F1: Belgian Grand Prix review

It is not often that one incident can define both a race and a championship, and in the process overshadow everything else. Does anyone remember what else happened at the Japanese Grand Prix in 1989? Or the Australian Grand Prix of 1994? The Mercedes clash at Spa will likely be one of those rare instances.

Lewis Hamilton came out of Sunday’s Belgian Grand Prix as the team-player aiming for a 1-2 when he was hit, “on purpose” as quoted post race, by his nefarious team-mate. Rosberg – booed on the podium – was the villain of the piece; taking Hamilton out “on purpose” for any number of reasons ranging from anger at losing two places at the start, to a desire to maintain his slender championship lead. It seems, as the dust begins to settle, that the “on purpose” was a mis-translation of “to prove a point”. Which puts a somewhat different complexion on things.

What point was Rosberg trying to prove? Based on the Hamilton/Rosberg on track battles so far this season it seems logical to assume it was this; he is no longer prepared to allow his team-mate to out-muscle him. Rosberg may have been putting down a marker to say that he will no longer be the one who lifts first to avoid a shunt.

There have been races this season – Bahrain most notably – where Hamilton has used robust defence on Rosberg. In some cases the German has pulled out to avoid an accident, leaving the 2008 World Champion with the upper hand and able to lean on his team-mate. Hamilton had the line but was his move across Rosberg a 50/50 gamble or based on previous experience of Nico shying away from direct confrontation?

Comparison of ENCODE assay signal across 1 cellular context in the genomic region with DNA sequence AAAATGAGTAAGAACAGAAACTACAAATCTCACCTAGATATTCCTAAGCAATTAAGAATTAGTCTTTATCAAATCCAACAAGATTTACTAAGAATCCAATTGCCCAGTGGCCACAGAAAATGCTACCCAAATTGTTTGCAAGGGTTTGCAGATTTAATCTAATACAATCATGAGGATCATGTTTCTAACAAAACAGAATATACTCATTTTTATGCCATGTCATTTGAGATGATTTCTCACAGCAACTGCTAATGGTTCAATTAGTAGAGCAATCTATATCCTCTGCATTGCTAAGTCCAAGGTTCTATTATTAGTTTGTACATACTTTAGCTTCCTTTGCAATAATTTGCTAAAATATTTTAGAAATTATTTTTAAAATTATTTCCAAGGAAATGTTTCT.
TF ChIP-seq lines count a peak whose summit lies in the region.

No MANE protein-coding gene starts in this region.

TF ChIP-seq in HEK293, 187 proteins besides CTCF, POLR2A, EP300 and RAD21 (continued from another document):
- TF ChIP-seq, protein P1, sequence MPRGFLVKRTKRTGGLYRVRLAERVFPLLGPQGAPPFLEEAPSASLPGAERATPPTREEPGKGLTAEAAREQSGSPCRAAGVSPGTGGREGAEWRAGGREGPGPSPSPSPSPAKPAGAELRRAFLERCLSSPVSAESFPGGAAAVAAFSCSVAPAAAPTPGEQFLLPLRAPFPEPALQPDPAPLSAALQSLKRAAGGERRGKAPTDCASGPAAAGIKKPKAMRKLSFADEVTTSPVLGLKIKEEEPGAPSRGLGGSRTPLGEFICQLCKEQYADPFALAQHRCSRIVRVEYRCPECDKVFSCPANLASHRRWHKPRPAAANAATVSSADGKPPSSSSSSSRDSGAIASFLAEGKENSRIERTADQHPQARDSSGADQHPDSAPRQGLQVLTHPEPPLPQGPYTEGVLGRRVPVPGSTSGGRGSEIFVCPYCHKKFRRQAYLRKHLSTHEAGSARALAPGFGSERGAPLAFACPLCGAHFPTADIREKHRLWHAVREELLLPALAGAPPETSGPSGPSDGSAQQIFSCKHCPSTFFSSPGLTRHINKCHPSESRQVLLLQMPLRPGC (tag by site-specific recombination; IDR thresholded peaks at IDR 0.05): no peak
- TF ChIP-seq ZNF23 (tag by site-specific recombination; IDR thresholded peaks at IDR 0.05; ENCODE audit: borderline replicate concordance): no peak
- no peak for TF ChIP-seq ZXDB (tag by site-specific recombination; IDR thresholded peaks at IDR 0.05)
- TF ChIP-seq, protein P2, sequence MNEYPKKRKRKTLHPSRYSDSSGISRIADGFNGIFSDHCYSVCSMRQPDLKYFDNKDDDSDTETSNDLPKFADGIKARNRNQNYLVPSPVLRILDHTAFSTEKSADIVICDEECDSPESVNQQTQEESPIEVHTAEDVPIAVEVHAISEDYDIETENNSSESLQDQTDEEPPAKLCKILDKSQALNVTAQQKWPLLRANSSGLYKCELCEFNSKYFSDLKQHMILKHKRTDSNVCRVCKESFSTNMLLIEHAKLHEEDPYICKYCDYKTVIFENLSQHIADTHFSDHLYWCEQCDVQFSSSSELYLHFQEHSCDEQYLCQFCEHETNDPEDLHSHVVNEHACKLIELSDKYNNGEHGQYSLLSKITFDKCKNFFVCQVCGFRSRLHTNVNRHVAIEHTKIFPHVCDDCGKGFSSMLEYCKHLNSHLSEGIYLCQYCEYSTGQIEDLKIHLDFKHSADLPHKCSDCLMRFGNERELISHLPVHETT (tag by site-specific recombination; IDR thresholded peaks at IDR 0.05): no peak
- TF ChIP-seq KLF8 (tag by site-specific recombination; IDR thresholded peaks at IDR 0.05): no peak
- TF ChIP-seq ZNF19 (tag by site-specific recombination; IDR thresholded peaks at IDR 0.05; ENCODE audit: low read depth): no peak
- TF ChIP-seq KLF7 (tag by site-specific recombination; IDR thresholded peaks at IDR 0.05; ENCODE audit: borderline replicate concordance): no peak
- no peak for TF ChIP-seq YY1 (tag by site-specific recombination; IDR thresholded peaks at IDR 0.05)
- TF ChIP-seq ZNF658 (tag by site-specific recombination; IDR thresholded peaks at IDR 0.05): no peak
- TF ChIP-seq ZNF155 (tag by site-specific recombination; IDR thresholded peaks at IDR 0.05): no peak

Toto Wolff is understandably very unhappy with a clash that cost a certain 1-2 result. Trying to resolve the matter and prevent it completely derailing the rest of Mercedes’ season might already be impossible.

With the Hungary team-orders fiasco handled so badly – confusion over who said what, confusion over whether it should be enforced and no clarity on whether to reprimand the ‘disobedient’ Hamilton or not – what precedent was set? How does the team move on if some actions are penalised and others are not? Equally, if the FIA decide to punish Rosberg retrospectively on the basis of Hamilton’s comments it could set a horrible precedent for team-mates making accusations and counter-accusations against each other about on-track behaviour and divining each others intentions.

No one would want to be Toto Wolff or Paddy Lowe right now but bottom line: races should be decided on the track, not in the motorhome.


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